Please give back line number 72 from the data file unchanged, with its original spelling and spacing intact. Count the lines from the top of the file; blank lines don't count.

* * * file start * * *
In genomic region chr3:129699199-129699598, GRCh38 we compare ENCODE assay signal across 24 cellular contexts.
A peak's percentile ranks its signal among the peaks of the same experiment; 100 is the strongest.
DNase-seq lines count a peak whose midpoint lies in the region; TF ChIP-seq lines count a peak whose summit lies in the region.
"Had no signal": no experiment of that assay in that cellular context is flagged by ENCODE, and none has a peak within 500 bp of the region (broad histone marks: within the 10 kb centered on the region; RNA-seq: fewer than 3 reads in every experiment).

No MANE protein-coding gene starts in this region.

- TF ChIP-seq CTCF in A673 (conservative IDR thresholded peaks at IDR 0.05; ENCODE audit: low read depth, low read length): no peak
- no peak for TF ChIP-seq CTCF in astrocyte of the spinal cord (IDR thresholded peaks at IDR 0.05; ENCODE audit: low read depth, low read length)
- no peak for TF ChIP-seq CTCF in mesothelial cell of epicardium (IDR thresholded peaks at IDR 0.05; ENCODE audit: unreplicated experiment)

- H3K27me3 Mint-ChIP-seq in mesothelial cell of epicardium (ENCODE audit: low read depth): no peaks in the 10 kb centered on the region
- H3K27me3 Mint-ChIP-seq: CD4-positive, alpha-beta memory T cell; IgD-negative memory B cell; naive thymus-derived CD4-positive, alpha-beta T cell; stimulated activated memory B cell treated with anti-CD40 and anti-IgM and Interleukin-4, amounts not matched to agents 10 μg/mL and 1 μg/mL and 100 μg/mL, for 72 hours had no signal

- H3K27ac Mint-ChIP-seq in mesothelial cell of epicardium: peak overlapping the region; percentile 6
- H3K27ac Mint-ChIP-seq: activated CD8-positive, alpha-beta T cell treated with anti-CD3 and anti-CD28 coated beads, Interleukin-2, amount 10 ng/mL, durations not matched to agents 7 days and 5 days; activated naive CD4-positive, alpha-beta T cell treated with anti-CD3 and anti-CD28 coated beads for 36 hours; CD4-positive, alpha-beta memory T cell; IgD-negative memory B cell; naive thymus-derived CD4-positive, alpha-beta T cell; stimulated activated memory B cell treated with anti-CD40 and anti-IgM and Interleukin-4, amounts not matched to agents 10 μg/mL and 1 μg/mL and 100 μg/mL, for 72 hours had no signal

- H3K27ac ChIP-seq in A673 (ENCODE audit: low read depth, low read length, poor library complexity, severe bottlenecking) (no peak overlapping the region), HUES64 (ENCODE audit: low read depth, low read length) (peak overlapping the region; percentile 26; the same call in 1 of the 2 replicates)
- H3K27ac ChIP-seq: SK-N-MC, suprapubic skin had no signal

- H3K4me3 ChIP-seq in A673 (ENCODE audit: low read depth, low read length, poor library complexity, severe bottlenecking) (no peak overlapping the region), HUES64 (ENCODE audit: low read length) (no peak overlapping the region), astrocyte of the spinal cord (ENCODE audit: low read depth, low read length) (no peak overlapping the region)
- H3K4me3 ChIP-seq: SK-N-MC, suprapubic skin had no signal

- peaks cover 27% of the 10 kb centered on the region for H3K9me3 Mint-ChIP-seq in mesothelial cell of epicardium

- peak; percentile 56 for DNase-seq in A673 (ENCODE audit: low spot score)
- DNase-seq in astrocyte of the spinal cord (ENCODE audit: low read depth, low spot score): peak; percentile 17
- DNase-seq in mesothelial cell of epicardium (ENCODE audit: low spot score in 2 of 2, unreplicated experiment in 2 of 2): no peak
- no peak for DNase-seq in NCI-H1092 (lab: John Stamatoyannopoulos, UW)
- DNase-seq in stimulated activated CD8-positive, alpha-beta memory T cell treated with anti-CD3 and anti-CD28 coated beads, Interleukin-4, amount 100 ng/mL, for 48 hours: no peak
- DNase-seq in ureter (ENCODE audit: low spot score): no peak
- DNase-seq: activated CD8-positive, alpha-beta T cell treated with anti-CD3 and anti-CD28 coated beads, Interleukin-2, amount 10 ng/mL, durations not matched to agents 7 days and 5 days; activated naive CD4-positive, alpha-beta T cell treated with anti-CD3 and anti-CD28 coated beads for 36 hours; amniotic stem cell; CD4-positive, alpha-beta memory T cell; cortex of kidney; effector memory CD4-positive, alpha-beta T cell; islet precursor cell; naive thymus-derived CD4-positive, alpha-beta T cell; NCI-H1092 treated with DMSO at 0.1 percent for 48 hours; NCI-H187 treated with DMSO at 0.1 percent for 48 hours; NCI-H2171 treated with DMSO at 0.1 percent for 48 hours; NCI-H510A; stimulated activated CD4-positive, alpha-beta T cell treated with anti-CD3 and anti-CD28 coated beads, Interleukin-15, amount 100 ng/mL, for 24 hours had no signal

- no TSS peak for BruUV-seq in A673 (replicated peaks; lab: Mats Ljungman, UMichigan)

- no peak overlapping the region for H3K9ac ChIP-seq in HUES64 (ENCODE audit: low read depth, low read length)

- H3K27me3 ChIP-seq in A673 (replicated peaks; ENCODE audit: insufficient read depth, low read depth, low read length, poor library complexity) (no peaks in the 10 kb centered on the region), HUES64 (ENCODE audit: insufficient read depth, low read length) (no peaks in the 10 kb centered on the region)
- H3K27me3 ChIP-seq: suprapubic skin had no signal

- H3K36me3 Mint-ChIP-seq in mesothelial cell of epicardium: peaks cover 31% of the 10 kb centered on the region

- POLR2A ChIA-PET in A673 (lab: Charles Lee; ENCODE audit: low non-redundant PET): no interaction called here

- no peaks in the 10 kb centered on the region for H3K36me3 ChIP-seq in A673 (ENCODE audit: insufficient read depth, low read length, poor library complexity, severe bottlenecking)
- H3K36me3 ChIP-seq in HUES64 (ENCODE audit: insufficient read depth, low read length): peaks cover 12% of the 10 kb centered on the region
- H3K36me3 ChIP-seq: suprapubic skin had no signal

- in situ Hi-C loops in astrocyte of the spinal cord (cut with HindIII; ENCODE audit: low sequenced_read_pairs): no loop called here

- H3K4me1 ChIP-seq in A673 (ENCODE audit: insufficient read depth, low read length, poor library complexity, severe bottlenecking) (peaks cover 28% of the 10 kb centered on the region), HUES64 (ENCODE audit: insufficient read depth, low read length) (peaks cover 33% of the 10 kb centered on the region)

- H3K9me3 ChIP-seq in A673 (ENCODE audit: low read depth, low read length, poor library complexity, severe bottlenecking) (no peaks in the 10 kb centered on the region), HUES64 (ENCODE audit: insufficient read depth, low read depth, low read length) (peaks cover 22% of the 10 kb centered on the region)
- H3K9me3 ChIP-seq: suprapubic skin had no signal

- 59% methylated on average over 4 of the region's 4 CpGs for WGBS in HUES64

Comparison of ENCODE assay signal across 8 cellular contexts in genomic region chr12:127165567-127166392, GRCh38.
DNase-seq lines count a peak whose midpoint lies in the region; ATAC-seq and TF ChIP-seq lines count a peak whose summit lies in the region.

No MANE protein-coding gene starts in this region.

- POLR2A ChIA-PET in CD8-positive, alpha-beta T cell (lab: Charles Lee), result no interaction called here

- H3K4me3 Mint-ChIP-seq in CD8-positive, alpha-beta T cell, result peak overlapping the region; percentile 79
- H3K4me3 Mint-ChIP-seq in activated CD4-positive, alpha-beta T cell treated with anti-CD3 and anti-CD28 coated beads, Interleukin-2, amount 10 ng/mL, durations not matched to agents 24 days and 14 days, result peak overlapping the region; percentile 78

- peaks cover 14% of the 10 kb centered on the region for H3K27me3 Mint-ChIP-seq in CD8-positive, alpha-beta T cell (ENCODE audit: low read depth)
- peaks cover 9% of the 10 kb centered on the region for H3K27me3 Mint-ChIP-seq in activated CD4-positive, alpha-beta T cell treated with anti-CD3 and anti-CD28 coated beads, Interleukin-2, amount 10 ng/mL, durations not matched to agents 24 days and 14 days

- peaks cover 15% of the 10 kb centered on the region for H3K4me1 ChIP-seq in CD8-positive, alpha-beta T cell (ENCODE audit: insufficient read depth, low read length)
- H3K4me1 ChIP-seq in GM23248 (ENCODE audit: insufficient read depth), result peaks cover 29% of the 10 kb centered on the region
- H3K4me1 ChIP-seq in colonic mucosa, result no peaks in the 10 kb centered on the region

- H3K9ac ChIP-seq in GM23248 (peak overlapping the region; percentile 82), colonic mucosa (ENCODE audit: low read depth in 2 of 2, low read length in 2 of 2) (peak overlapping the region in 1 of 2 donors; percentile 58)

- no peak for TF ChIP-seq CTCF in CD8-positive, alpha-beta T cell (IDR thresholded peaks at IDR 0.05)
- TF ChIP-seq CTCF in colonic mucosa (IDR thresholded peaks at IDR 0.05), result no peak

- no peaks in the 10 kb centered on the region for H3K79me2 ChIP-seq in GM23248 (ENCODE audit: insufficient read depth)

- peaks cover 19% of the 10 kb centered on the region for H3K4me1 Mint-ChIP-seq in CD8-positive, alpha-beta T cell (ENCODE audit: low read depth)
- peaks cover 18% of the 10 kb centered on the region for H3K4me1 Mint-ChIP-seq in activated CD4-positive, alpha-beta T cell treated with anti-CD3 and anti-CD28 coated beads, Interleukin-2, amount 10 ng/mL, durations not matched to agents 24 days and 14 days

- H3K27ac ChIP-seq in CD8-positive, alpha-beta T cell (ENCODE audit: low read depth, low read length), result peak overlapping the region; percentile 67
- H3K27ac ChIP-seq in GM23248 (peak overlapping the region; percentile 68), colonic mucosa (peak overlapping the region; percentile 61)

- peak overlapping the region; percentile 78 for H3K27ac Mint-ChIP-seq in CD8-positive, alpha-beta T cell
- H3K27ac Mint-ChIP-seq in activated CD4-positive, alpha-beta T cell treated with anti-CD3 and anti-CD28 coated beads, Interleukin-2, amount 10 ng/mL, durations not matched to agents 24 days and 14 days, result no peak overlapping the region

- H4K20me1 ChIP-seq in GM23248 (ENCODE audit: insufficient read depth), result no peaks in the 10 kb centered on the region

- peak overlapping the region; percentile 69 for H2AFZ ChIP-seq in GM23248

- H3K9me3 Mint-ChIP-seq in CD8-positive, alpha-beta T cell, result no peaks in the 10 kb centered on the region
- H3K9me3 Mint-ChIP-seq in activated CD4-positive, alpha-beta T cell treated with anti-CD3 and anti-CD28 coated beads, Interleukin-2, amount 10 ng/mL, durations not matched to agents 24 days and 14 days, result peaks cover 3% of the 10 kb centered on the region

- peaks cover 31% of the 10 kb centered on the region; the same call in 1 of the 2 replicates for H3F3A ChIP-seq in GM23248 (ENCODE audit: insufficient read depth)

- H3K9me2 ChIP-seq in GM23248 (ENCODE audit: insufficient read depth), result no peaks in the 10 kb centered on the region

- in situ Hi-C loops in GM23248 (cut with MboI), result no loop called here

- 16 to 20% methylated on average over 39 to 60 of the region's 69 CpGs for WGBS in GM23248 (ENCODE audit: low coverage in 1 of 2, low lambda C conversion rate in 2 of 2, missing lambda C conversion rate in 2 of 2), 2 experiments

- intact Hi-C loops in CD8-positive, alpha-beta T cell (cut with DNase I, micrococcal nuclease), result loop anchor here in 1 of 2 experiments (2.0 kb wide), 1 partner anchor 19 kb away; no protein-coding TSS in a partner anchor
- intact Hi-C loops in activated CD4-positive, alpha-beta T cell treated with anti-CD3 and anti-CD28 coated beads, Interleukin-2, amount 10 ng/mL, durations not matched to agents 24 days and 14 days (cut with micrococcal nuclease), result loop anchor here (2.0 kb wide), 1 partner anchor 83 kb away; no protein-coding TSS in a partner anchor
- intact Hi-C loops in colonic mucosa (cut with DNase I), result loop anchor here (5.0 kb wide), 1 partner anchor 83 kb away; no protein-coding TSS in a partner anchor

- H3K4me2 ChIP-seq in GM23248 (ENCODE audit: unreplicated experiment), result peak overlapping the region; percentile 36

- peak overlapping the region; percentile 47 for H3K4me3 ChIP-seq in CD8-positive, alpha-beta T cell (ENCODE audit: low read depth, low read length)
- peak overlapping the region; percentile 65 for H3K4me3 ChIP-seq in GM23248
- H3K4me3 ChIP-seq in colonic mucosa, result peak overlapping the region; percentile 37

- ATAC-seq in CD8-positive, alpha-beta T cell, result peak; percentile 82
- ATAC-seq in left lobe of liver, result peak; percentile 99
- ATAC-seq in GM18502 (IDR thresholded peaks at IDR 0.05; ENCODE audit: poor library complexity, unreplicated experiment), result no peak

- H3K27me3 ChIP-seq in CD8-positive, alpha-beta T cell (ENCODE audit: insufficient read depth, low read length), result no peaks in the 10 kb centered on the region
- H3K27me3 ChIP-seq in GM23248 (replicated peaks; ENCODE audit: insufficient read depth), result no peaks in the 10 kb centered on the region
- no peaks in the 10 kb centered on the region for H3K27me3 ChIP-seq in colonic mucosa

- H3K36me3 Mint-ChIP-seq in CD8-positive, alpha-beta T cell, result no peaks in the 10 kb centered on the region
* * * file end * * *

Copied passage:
- peak overlapping the region; percentile 47 for H3K4me3 ChIP-seq in CD8-positive, alpha-beta T cell (ENCODE audit: low read depth, low read length)